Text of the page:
The Digital Signage Insider

Does POP advertising really impact 75% of in-store purchase decisions?

Published on: 0000-00-00

One of the statistics that it seems like everybody in the narrowcasting industry likes to throw around is the notion that 70-75% of all purchase decisions are made by the shopper as he or she is actually walking around and shopping.  I've seen this claim made by industry analysts, digital signage systems integrators, and competitors...and even I myself have pointed it out on more than one occasion (though often in the context of "hey, does anybody know if this is true?").  So when I came across yet another article mentioning this golden stat a few days ago, I decided it was time to do some investigation, and see if I could find out once and for all where this information actually comes from.

It's easy to understand why so many people want to believe that it's true -- especially in our industry and related ones, like retail POP displays, out-of-home advertising, and store fixtures & merchandising.  With such a huge number of dollars at stake (75% of in-store retail purchases would have been about $975 billion in 2004 in the US alone, according to some very dirty extrapolation of these market statistics from Jupiter Media), anybody selling something to influence in-store buying decisions can make a strong argument about ROI.  But I've seen the 75% number thrown around without any attribution far too many times to believe in it wholesale.  That, and I have trouble believing that any arbitrary group of human beings can exhibit the same behavior 75% of the time.

So who is really the source of this stat?  Several webpages, including this one from Q-Matic, suggest that it was first discovered in a European Consumer Buying Habit Study conducted by Point of Purchase Advertising International (POPAI).  After poking around the POPAI archives, I haven't been able to find any studies by that name, nor have I found anything that makes a direct case for the 75% number.  Oddly, though, I did find a few articles in their free research overview that are a bit more enlightening.  The first is this overview of some of the group's more recent research efforts.  Here are a few of the salient points:

Conducted by Prime Consulting Group, the study goes further in measuring reach and frequency in the drug store environment. Findings show Retail Marketing delivers 6.5% in incremental sales while reaching an average 5,850 people per week. Other findings:
- 3 to 4 times greater sales lift when advertising is part of the promotion program.
- 31% of the brands study experienced over 20% sales lift
- At-retail advertising drove additional sales 70% of the time

Ok, driving additional sales 70% of the time is certainly nothing to brush off, but it's still not the smoking gun that we're looking for.  As close as we can get to that is this overview of the retail marketing industry, which states that:

Serving as the last three feet of the marketing plan, P-O-P advertising is the only mass medium executed at the critical point where products, consumers and the money to purchase the product all meet at the same time. It is no coincidence that with 74 percent of all purchase decisions in mass merchandisers made in store, an increasing number of brand marketers and retailers invest in this medium (emphasis added).

There's still no data to back it up, no studies cited, etc.  But the fact that an organization like POPAI is willing to make a claim like this is at least a little comforting.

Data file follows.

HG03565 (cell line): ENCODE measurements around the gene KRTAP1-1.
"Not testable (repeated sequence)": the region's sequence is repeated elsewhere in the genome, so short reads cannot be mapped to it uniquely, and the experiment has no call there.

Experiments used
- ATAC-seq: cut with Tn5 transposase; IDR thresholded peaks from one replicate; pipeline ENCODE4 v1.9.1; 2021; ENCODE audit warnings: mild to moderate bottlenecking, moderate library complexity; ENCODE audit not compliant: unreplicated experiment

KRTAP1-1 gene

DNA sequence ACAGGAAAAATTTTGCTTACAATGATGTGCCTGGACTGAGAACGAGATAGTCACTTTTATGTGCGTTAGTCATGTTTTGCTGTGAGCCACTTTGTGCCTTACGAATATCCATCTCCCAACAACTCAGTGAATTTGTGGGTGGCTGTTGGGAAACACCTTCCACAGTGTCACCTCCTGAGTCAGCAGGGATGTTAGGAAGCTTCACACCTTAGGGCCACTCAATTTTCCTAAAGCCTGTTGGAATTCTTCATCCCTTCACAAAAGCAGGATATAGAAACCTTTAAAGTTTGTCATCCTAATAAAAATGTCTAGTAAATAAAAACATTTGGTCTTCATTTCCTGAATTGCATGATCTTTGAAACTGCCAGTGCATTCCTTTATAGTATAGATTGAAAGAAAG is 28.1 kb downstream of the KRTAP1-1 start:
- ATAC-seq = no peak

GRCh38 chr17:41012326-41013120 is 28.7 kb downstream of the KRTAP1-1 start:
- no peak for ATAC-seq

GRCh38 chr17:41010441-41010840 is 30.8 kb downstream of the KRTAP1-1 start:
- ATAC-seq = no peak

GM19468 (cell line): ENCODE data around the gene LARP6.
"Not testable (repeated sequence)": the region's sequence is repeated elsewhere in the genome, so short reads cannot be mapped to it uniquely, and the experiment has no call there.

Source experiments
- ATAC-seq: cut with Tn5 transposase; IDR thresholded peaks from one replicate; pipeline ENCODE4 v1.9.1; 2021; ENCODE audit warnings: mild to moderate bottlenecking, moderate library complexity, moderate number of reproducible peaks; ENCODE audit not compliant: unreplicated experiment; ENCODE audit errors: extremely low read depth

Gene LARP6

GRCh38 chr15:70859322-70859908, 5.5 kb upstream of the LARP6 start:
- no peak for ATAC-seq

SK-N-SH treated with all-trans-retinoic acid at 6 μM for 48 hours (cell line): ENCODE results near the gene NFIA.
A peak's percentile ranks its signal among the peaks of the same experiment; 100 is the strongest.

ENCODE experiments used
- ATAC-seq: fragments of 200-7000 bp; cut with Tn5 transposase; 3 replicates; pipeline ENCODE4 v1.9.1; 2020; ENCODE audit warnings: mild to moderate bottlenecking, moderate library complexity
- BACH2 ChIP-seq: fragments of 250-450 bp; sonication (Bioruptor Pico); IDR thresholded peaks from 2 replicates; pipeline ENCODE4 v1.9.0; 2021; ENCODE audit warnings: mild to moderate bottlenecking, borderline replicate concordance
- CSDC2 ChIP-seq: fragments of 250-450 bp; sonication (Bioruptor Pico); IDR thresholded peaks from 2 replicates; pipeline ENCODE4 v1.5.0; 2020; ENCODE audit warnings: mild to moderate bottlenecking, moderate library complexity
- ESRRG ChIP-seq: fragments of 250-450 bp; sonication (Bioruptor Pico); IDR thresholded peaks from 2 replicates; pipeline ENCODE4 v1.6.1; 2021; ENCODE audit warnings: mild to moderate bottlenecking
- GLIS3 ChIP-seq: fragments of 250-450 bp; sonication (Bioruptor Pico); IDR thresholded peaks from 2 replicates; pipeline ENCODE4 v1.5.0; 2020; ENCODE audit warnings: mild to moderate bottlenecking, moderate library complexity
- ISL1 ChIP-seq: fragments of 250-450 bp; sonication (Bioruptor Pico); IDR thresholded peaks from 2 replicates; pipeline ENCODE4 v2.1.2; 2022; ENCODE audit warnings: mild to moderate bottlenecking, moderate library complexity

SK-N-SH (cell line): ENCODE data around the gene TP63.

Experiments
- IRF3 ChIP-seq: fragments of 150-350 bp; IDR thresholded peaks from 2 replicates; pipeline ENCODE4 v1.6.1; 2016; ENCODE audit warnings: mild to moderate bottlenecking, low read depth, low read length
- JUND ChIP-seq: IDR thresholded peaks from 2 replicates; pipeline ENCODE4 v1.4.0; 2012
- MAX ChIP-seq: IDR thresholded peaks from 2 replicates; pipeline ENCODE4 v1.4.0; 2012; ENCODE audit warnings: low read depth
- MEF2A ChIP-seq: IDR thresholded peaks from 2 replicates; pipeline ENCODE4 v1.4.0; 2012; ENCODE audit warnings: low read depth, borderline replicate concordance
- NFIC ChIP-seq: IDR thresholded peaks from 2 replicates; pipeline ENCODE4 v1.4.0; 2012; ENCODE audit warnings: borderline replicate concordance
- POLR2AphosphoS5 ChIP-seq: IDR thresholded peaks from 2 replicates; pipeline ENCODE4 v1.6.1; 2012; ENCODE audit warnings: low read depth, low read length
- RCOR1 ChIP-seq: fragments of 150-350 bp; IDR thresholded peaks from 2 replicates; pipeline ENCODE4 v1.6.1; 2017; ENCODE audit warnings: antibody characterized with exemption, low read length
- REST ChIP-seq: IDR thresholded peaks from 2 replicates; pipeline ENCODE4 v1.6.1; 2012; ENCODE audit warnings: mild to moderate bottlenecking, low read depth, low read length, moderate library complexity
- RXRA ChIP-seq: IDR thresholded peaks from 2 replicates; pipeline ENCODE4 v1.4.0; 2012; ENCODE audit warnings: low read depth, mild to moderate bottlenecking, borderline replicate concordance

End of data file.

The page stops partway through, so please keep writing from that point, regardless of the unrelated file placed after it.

One final source that I was trying to track down came from this article on Bell Canada's digital signage ambitions. In it, the author suggests that the J.C. Williams Group is responsible for the 75% number, quoting John Torella, a senior partner at the firm.  I've sent a few emails to several contacts there who have not yet been able to confirm any sources of the information, but hopefully this will change soon :)  I'll keep you posted on my findings, and certainly let us know if you come across any further sources of the industry's golden stat.


+1 # Tobe Okigbo 2008-01-05 19:19
Thanks for this. I have been trawling the web looking for the source of this stat without much success. I'd put it down to stupidity on my part. It's good to know that somebody else could not locate the source too.
+1 # Bill Gerba 2008-01-07 14:34
Hi Tobe, The original source of the stat was from a 1996 POPAI study of POP marketing in supermarkets, and what it essentially said was that about 70% of **BRAND** decisions are made in-store. That is, you might not make the decision to buy breakfast cereal when you're in the store (it was probably on your list before you arrived), but you're likely to decide between Cheerios and Special K. If you're a POPAI member, I believe you can still download that data from them (and they've done a number of other wide-scale surveys to reconfirm the number since then).
0 # JoseM 2013-10-14 17:39
The following link is more enlightening, shows some data from as far back as 1965:
0 # Jonathan T 2016-07-17 17:49
0 # Jeremy Lawson 2016-11-17 13:06
We don’t need a study to back those numbers. Doing a self-assessment will get you the answers. Most of our buying decisions are influenced by what we see in the store. In fact, that's how the concept of window shopping came up. So, even if your decision to buy a certain product is not influenced, the AIDA model comes into play. Even if you didn’t think of buying something, you end up making the purchase when you see an attractive display. It’s an important part of the marketing plan of companies.
0 # Bill 2016-11-17 14:36
Hi Jeremy,
That's very true -- though I might be more inclined to call it the "IKEA effect" since their business model seems to be "get them to buy a flat-pack item, and then walk them past 10,000 accessories for it"

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